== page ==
I think I’ve been using my platform ever since I got a platform. I think I’ve been using it to talk about skin color, different color pointe shoes that we need, different color ballet shoes, different color tights, and different things that we need. Also normalizing body types. Ballet has a “look” and aesthetic that people want us to live up to, but that doesn’t work for everybody. We can’t compare ourselves to someone who has a whole different ethnic background than you do and a whole different body type. So I think just trying to have people understand that everybody’s different and we’re different for a reason. And I think once people start to listen to that and understand that, when we get into these companies they’ll be more accepting and I really hope that happens in the near future.
19. How do you think social media is beneficial for the arts?
I think social media is a great thing when it comes to arts because you can get opportunities just based on social media. Not just if you have a platform. People can find you on social media very easily. I know I’ve had experiences like that. I was on This Is Us, and I got that through my agency, but the choreographer followed me on Instagram and found me through there. So I think just using social media, and you don’t necessarily have to have thousands of followers or a million followers on Instagram. But just showing your talent that can really be beneficial. They can look you up and see what you can do because sometimes at an audition you get one glance and that’s it. So you just never know.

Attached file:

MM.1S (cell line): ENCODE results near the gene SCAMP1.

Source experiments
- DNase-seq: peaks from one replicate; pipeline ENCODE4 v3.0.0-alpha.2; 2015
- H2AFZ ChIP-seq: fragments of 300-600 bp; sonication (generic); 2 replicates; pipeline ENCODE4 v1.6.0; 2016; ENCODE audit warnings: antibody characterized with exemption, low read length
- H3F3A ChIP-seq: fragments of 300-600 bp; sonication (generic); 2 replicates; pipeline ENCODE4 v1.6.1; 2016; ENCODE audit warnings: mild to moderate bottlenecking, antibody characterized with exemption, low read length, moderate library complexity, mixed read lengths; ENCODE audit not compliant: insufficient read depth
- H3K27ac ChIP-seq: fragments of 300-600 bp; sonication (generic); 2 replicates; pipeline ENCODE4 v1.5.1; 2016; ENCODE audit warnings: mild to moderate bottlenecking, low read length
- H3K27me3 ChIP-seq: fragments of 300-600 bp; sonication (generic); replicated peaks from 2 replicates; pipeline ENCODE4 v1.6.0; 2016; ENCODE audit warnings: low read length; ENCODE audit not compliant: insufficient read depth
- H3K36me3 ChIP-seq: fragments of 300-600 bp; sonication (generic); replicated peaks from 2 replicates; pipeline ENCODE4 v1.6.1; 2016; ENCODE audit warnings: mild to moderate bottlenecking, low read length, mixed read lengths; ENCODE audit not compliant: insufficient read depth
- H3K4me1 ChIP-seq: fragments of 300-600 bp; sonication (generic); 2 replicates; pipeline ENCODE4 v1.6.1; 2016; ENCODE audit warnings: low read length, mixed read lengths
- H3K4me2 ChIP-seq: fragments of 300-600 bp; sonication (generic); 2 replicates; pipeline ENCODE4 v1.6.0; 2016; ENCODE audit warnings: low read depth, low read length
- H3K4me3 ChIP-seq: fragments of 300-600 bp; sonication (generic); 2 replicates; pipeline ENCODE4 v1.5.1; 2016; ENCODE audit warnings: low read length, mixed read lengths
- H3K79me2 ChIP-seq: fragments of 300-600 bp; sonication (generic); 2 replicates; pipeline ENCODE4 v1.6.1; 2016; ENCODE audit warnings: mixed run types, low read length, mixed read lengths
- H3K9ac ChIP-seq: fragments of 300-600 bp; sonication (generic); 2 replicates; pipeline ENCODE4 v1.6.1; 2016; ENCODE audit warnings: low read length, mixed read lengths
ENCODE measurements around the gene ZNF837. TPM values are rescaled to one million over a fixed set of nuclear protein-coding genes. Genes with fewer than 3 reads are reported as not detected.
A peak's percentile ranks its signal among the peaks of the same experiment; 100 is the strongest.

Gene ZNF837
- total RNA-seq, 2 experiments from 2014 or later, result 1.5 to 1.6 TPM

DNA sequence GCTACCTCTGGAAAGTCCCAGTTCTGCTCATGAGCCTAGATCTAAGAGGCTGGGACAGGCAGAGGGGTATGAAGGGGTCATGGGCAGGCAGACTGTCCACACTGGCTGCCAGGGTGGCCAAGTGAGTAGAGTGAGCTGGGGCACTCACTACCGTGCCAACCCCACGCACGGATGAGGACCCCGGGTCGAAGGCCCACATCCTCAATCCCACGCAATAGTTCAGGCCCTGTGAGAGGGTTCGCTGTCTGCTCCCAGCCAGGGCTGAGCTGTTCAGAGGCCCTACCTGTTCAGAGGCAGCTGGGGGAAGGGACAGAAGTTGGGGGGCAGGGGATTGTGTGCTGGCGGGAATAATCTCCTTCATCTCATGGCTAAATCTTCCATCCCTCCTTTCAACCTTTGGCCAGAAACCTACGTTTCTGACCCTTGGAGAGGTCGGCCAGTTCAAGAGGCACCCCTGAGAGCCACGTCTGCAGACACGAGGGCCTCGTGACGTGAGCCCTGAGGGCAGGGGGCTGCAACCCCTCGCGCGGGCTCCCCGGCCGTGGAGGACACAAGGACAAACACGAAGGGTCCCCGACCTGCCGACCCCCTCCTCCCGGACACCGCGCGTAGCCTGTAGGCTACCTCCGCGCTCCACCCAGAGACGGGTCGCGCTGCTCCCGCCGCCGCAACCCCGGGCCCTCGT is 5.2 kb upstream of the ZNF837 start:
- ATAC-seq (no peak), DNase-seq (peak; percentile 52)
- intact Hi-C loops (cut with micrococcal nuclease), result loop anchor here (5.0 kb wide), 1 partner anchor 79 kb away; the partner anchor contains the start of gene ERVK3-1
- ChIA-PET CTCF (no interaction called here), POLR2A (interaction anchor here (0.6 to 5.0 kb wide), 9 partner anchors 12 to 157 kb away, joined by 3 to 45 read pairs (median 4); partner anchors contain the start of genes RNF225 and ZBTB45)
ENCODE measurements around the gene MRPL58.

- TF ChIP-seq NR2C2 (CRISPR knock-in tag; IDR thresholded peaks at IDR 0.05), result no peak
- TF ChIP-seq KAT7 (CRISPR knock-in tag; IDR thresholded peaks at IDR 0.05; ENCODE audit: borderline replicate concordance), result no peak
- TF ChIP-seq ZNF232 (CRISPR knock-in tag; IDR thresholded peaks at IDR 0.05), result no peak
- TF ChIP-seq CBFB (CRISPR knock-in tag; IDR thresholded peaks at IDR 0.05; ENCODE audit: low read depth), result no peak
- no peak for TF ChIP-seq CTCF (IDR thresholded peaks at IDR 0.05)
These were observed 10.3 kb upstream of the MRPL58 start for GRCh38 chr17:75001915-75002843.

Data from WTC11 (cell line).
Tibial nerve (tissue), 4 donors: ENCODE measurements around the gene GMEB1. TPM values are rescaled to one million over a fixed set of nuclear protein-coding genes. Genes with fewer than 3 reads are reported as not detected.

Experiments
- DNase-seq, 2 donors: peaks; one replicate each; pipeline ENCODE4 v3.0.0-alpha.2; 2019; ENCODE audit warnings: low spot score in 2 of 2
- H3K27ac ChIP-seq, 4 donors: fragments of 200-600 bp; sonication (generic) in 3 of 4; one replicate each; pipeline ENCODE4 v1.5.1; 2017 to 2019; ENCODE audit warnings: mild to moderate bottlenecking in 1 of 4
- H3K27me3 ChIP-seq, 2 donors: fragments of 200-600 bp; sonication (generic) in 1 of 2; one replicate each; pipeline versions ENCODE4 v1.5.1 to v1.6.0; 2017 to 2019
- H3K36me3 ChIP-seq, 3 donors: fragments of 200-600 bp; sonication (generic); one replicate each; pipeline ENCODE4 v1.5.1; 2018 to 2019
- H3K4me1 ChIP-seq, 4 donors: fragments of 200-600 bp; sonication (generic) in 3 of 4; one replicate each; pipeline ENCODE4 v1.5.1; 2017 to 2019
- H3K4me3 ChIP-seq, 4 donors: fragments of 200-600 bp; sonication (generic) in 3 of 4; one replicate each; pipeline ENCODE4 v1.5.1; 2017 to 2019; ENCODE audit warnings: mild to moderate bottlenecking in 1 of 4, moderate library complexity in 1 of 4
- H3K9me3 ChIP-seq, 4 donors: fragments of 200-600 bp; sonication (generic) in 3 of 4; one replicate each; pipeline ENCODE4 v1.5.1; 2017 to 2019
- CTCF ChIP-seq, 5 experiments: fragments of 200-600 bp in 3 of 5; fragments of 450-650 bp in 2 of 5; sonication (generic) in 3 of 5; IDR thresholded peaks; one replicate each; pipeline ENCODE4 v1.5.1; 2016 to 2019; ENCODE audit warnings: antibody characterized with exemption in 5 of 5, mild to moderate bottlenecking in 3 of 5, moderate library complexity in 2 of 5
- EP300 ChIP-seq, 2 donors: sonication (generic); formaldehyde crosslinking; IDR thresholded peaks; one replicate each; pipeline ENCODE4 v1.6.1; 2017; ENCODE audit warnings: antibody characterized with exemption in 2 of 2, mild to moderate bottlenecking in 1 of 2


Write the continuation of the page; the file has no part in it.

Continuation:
20. How do you define being an artist?
I define being an artist as loving what you do, being dedicated, and no matter what that is whether it’s dance, singing, acting, because I feel like for me my work ethic and my dedication to the art form, especially ballet since it’s so hard and so challenging. I think that if you have that focus and that mentality of knowing what you want to do and loving what you do, you’re going to go far. So I think being an artist is just about loving your artform, loving other artforms, supporting other artists, and just being there for other people.
We hope you enjoyed reading the interview Kaleidoscope Teen Magazine had with Destiny about her dance journey and how she got to where she is today. To keep up to date with Destiny you can follow her on Instagram @destinywimpye and subscribe to her YouTube channel: Destiny Wimpye